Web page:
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Sault Ste. Marie

Sault sees security as future strength (11/03)

By IAN ROSS The establishment of the U. S.

Make the most of small spaces (12/03)

By ANDREW WAREING Rod Schutt has a simple motto for his business. “Our motto is we design furniture to people instead of have people design to furniture,” says Schutt, the owner of Keaney Interiors.

Plan aims to curb out-migration (11/03)

By IAN ROSS Algoma University College (AUC) officials hope their new innovative marketing campaign will keep more northern students from migrating to southern Ontario campuses.

City plots RFPs for feasibility study on biotechnology cluster (11/03)

By IAN ROSS With the provincial election out of the way, the drivers of a biotechnology cluster development concept for Sault Ste. Marie expect to get started on a business-feasibility study later this fall.

Mapping technology to enter world market (11/03)

By IAN ROSS Rob Cormier sees the world with a bird’s-eye view. A photographer, licensed bush pilot and commercial diver, Cormier has built up his 14-year-old aerial photography business, R & B Cormier Inc., by taking pictures of trees.

Business leaders head Sault economic development advisory group (10/03)

Sault Ste. Marie economic development officials have a new sounding board drawn from the ranks of the local business community and public sector.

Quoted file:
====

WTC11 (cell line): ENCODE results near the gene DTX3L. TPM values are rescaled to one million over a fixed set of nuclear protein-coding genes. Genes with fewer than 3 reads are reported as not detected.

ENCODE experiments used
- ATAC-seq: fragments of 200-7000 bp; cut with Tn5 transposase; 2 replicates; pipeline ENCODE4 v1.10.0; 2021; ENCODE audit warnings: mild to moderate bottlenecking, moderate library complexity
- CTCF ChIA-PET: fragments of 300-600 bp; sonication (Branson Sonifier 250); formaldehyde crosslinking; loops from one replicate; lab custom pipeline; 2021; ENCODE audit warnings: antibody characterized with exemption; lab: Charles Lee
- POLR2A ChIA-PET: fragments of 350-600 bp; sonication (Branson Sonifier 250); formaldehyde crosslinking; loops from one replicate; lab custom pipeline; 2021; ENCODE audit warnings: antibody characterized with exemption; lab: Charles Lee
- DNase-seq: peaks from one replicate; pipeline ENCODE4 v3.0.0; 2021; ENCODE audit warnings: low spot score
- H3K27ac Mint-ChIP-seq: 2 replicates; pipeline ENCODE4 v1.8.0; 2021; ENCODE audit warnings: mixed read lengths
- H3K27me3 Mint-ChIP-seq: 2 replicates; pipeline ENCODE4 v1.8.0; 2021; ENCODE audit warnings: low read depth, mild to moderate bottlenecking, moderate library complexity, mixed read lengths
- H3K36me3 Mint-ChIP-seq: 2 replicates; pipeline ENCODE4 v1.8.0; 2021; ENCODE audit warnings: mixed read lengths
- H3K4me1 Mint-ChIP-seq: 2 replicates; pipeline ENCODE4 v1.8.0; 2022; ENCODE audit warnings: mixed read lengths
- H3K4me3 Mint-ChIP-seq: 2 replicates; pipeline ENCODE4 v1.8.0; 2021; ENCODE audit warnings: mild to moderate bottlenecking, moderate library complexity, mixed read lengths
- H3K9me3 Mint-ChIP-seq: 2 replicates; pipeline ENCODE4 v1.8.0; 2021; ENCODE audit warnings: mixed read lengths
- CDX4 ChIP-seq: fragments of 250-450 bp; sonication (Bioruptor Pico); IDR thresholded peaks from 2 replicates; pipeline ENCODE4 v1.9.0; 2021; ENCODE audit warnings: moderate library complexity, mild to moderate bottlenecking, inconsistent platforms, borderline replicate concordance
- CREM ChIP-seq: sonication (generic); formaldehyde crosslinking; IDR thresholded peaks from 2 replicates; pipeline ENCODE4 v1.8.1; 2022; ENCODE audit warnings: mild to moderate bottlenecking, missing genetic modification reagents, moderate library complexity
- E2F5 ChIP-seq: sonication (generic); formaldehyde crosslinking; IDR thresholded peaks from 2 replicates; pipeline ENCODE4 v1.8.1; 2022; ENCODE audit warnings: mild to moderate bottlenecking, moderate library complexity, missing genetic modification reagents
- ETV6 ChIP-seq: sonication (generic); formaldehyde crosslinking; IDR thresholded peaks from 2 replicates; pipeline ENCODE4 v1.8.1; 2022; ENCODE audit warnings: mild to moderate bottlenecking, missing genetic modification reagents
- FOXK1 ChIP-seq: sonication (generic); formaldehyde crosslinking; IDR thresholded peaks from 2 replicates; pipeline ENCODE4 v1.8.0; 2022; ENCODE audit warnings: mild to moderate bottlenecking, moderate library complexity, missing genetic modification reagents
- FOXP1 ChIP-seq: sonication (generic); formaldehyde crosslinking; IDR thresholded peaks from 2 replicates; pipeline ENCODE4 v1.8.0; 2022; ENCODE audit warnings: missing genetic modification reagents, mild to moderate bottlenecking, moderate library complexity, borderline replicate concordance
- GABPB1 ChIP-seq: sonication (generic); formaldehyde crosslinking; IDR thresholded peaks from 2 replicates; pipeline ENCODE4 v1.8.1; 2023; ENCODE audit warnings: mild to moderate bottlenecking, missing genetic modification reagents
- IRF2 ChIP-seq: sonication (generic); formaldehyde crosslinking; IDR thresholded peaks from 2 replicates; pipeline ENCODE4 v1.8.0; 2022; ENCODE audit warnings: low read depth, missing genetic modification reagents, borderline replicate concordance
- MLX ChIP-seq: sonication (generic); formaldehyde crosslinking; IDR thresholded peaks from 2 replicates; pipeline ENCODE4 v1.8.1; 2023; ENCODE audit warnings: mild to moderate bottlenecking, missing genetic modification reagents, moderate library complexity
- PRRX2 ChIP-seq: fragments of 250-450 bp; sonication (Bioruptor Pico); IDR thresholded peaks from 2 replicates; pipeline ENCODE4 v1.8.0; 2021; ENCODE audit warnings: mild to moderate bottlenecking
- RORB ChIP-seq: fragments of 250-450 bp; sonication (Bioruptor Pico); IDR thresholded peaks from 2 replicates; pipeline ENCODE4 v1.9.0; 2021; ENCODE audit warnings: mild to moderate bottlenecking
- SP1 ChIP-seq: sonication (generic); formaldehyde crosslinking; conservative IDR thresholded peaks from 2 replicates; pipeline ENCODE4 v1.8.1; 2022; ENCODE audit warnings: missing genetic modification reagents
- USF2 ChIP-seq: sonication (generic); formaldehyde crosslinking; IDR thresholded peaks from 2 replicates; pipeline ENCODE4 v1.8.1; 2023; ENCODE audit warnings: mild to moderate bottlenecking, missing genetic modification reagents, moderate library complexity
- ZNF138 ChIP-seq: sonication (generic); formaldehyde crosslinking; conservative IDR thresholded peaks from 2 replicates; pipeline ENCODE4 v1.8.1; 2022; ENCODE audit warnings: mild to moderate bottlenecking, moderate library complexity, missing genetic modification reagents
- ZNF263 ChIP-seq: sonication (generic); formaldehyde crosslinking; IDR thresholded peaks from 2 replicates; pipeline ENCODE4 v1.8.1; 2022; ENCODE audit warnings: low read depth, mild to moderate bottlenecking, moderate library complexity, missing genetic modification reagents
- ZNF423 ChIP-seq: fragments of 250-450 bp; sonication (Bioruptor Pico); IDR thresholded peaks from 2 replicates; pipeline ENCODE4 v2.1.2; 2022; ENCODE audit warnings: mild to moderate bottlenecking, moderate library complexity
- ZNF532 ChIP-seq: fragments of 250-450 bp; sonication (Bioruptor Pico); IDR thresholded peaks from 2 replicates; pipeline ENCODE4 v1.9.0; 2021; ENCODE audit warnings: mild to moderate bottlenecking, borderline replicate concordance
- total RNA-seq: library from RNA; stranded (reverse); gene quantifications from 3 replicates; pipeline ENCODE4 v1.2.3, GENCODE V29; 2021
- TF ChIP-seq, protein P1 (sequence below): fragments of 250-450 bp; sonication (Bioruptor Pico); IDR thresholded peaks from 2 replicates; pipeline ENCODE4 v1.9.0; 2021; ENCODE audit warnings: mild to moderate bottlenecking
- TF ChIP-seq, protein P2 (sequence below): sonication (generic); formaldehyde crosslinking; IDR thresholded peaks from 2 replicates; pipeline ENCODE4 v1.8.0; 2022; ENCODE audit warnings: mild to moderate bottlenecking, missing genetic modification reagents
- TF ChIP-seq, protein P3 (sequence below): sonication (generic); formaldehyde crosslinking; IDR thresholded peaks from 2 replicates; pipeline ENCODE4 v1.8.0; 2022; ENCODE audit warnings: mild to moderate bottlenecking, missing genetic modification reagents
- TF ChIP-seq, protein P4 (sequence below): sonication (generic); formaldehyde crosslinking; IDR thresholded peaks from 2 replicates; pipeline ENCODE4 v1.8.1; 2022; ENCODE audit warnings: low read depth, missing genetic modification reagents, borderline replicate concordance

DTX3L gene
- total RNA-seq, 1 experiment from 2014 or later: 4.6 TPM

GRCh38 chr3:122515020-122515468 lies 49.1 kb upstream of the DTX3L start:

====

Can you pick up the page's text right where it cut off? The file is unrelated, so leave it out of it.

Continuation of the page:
Meeting planners to converge on Sault (8/03)

The Independent Meeting Planners Association of Canada (IMPAC) has chosen a location for its October 16 to 19 conference.

Quarry development stonewalled (8/03)

By IAN ROSS Plans for a traprock quarry on Lake Superior have been temporarily stonewalled by a group of Wawa cottagers fighting to stop industrial development along what they consider sensitive, pristine and protected shoreline.

Fly-in education a new trend (7/03)

By IAN ROSS Algoma University College is airlifting its knowledge base in community development to the James Bay coast this summer. The Sault Ste.

Business of research studied (7/03)

By IAN ROSS The fusion is getting off to a slow start, but there may be a unification of test tubes and dollars as Sault Ste. Marie promoters work to turn research into big business.